January 30, 2016

Weekend Avalanche Outlook

Heightened avalanche conditions in Chugach State Park this weekend: evaluate snow and terrain carefully; identify features of concern.

Avalanche concerns:

persistent-slabPersistent slabs up to D2.5 in size are possible above 3000′ on terrain steeper than 35 degrees.  Steep, leeward (primarily west to north), broad, and open slopes in the upper elevations are expected to be the most problematic.  Widespread buried surface hoar was found in the South Fork Eagle River area with very concerning snowpit test results on 1/24/16 and 1/29/16.  This persistent weak layer may be patchier elsewhere in Chugach State Park but likely exists in upper elevation areas throughout the park, especially on the more sheltered and typically lee west to north aspects.  This layer is likely 1-2+’ deep where most problematic.  It is relatively easy to identify in snowpits, and an Extended Column Test (ECT) is one good way to gauge energy and propagation propensity.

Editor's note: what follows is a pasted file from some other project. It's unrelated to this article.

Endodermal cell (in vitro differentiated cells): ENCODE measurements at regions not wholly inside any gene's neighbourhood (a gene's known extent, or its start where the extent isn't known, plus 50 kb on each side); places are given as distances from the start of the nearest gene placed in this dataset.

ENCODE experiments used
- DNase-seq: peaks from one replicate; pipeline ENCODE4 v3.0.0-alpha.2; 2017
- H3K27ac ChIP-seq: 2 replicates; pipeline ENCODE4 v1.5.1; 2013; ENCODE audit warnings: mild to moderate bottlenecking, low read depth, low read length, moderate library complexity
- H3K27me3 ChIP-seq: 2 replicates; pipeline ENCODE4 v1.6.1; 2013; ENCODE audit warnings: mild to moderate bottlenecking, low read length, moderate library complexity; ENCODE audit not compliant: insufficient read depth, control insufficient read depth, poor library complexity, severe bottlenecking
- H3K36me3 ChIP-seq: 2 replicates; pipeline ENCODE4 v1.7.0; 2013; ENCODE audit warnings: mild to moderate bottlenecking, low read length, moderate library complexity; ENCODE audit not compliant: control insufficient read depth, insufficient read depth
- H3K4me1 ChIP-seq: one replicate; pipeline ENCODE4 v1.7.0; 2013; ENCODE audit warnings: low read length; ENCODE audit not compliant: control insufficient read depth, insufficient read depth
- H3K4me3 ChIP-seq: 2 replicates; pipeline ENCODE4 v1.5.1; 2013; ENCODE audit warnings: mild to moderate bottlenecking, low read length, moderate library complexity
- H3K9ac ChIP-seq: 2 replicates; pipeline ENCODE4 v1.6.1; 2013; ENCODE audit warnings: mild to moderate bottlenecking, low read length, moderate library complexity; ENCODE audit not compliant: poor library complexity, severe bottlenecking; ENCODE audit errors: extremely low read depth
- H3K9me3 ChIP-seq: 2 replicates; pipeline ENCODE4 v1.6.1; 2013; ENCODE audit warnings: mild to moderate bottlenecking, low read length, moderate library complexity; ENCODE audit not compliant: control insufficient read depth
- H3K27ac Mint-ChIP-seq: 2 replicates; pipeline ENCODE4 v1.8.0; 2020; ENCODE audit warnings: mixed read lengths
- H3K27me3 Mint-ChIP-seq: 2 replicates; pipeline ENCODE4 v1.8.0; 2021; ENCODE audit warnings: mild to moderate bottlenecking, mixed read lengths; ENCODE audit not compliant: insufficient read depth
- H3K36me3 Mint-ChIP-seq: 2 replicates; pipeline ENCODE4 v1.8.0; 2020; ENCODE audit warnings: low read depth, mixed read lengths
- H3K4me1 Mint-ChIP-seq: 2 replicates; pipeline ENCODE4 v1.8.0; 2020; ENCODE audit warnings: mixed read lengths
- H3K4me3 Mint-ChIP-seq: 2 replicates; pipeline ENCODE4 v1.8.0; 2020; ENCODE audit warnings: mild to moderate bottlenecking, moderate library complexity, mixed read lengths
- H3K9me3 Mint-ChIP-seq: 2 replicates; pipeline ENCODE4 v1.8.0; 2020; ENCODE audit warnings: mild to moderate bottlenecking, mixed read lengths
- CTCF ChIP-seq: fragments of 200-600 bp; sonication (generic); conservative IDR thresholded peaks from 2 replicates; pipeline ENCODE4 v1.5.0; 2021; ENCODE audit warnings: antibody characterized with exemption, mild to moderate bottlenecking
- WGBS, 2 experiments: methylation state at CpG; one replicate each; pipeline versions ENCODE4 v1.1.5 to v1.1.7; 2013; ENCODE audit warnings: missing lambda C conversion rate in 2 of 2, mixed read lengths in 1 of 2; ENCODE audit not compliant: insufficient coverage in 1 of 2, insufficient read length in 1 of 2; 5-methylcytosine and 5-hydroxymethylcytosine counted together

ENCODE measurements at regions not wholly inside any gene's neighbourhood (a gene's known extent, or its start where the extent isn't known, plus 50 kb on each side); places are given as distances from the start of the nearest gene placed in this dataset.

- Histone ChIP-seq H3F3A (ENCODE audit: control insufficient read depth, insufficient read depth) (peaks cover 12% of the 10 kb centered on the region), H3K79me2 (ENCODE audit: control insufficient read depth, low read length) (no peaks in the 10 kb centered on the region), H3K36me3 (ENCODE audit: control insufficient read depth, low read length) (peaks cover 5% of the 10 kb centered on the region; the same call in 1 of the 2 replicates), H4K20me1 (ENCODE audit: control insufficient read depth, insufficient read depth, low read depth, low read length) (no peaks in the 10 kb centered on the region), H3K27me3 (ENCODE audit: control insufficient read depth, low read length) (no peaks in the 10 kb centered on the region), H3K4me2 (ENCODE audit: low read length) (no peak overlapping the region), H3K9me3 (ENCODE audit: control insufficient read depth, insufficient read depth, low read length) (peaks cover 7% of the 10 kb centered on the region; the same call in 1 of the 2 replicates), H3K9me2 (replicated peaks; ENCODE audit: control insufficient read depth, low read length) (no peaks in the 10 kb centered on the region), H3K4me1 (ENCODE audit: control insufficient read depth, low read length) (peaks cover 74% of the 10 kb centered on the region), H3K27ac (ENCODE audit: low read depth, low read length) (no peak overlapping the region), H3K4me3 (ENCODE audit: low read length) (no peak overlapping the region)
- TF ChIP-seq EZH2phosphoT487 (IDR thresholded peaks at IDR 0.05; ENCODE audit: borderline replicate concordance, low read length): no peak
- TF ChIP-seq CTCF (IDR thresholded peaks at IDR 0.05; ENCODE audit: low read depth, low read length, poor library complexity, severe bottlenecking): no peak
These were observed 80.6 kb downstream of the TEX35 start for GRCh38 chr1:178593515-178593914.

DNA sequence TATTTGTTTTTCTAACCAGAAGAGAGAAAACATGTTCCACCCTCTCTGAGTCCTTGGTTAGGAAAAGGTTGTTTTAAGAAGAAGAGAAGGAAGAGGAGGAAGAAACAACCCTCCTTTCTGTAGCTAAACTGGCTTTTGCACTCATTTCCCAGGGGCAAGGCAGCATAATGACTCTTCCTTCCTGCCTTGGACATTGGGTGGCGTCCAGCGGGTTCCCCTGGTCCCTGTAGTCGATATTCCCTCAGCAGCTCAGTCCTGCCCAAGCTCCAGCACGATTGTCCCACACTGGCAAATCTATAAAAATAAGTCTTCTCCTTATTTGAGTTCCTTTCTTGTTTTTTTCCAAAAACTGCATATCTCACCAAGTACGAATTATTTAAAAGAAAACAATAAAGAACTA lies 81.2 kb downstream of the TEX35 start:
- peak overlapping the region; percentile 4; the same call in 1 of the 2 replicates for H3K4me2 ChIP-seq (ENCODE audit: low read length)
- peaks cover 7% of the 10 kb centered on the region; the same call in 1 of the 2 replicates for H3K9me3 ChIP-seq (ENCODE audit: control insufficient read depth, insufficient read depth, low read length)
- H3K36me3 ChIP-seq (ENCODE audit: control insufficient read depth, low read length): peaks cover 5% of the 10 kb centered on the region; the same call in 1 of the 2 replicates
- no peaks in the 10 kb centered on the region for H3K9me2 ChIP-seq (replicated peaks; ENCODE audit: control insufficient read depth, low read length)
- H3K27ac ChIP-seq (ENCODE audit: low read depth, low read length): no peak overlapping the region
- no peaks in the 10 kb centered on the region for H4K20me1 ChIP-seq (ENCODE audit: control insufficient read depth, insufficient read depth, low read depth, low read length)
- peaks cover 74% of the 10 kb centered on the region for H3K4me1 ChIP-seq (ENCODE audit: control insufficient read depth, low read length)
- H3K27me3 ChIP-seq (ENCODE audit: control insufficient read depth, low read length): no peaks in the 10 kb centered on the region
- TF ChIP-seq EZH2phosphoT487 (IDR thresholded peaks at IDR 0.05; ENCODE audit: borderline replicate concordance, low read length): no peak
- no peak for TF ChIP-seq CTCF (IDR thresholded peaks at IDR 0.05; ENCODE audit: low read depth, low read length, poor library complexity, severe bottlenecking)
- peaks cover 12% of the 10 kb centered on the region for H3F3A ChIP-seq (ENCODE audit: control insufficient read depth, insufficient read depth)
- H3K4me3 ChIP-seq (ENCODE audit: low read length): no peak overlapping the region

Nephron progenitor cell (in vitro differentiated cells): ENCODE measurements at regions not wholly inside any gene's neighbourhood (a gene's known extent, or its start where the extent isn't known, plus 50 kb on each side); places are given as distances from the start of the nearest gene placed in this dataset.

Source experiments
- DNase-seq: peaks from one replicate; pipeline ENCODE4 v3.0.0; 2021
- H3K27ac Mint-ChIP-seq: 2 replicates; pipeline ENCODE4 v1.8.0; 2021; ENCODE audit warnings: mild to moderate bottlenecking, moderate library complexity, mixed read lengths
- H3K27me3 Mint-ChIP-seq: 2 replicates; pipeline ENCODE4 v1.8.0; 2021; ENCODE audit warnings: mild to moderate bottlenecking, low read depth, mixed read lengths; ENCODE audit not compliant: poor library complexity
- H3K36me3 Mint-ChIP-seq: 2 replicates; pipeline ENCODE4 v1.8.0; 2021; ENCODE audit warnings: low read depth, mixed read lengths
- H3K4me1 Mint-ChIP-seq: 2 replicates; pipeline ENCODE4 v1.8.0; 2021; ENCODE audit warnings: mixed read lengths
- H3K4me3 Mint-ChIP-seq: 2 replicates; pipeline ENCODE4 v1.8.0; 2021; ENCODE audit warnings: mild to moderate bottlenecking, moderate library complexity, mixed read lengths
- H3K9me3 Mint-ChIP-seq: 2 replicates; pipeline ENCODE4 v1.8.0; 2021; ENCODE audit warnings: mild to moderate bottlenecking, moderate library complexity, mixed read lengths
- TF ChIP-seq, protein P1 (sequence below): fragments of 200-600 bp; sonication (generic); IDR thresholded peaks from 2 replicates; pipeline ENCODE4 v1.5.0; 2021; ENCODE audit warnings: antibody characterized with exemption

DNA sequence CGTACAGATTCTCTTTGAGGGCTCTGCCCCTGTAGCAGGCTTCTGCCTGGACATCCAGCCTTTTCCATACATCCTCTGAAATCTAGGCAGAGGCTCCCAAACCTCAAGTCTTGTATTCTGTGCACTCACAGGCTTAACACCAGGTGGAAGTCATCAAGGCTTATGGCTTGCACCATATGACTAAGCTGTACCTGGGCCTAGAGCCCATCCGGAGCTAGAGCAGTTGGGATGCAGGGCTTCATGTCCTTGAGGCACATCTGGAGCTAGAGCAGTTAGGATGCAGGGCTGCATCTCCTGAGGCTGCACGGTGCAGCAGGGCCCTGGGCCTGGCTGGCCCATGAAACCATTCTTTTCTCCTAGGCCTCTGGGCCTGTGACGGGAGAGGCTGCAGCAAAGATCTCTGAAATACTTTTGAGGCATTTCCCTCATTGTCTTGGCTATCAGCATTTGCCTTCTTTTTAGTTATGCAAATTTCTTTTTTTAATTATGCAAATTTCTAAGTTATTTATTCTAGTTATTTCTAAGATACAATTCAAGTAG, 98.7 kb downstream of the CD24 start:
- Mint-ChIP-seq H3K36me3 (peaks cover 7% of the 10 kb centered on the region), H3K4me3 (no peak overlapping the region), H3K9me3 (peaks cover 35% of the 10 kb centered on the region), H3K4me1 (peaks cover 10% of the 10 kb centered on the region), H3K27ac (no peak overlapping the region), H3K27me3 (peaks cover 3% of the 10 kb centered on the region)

wind-slab-12Winds slabs up to D2 in size are possible above 2500′ on terrain steeper than 35 degrees.  Steep, leeward (primarily west to north) terrain especially where winds are channeled (i.e. passes, cols, saddles) are expected to be the most problematic.  Clues to identify include snow surface texure (etched, or light sastrugi), denser/firmer snow that has been wind-packed, and cracks radiating from your feet.  Pole probing and quick handpits will be an effective way to get a handle on the wind slab problem.


loose-snowLoose dry avalanches, or “sluffs”, are likely on terrain steeper than 35-40 degrees on any aspect where the few+ inches of fresh, dry snow sits on a base.  These are expected to be low volume and of moderate speed.  Exercise sluff management techniques and be mindful of exposure and terrain traps.



The danger is expected to decrease through the weekend, but will increase if winds happen to pick up as there is plentiful loose snow available for transport.